Ken is an amateur photographer, working in semiconductor / high technology sales. He has a business degree, and work in electronic engineering where they 'actually make things', but most of it is theoretical and conceptual. Most of the actual "making" or manufacturing occurs off shore so one does not get to see the final product except at Best Buy about six months after he has finished his involvement.

Ken says:

"With wet plate, it is better than Polaroid. Within three minutes I have an ambrotype that I can evaluate to see if I need to make another. If you remember what it was like when you made your first print, the wow factor of watching it come up in the developer, this is what it is like doing wet plate."

Ken lives in Colorado, where there are three Wet Plate practitioners that he knows of. He has been doing wet plate over four years now.
Ken received assistance from Mark Osterman who was generous sharing information that is difficult to find in typical libraries. Mark's publication on wet plate also helped launch Ken's initial success.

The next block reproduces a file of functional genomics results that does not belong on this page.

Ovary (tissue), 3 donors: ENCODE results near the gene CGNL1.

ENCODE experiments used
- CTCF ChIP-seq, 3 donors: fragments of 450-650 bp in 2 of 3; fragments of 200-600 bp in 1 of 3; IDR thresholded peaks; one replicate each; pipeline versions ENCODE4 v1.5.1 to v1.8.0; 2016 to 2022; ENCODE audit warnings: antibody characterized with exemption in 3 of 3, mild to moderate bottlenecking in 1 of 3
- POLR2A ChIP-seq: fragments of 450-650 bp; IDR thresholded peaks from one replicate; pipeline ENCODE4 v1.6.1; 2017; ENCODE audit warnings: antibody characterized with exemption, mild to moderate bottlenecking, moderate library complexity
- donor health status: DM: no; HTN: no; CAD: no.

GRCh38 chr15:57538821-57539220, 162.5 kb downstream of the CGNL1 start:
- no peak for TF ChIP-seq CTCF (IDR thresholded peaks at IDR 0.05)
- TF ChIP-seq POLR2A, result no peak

Ken has done further research which has brought out a surprising number and variation of formulas that actually have worked. He has also been trying to understand the basic ratios for formulating Collodion and experimenting with controlling contrast by adjusting development chemistry.

Ken says:

"Since everything is mixed by the photographer, tweaking a formula is not difficult."

Like many who practice this process Ken looks to the pioneers for guidance for his next steps. One of these is Carleton Watkins. This gentleman was making 18 X 22 inch wet plate negatives, in California, before and during the civil war.
To place this in perspective, a guess is that 90% of the images made in the civil war were smaller that 4 X 5. Remember, he had to pour each plate just before taking the image. In 1850 he was in the wilderness doing this. Ken says he would encourage anyone to seek out an original print of his. They are all contact prints on Albumen and if you are shown anything other that an approx. 18 X 22 image, you are not looking at an original.

Ken says:

"So for a few years now I have endeavored to make a 18 X 22 inch camera. Maybe this summer I will finish."

 


 

Ken Watson

Wet Plate Collodions


Poudera ©


Winter Carriage ©


Bridger 1 ©


House ©